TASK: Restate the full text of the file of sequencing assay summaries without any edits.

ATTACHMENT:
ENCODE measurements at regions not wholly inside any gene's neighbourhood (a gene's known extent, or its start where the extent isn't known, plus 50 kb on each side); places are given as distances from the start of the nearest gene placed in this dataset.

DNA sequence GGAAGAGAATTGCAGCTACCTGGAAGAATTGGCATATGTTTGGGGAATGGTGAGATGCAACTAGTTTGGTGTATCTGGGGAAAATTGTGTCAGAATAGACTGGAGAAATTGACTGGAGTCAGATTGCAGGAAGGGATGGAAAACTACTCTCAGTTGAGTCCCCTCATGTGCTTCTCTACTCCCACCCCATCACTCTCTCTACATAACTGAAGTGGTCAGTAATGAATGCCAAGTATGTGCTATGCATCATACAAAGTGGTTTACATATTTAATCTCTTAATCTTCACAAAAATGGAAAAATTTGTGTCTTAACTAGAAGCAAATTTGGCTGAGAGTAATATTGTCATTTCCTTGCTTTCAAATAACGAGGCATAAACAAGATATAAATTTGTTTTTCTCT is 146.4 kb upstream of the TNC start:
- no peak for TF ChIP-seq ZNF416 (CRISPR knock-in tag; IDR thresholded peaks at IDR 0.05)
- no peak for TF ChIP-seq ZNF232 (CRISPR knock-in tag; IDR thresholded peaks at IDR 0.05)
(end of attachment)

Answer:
ENCODE measurements at regions not wholly inside any gene's neighbourhood (a gene's known extent, or its start where the extent isn't known, plus 50 kb on each side); places are given as distances from the start of the nearest gene placed in this dataset.

DNA sequence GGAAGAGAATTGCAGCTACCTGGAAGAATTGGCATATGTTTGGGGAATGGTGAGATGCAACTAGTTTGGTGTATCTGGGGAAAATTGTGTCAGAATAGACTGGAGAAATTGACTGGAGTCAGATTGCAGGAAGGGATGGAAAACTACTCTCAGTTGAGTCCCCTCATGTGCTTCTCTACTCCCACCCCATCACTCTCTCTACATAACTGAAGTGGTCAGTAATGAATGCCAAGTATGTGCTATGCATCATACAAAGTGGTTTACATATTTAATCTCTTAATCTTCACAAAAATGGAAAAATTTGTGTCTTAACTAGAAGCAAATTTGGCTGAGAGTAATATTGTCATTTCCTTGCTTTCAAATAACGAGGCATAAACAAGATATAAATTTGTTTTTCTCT is 146.4 kb upstream of the TNC start:
- no peak for TF ChIP-seq ZNF416 (CRISPR knock-in tag; IDR thresholded peaks at IDR 0.05)
- no peak for TF ChIP-seq ZNF232 (CRISPR knock-in tag; IDR thresholded peaks at IDR 0.05)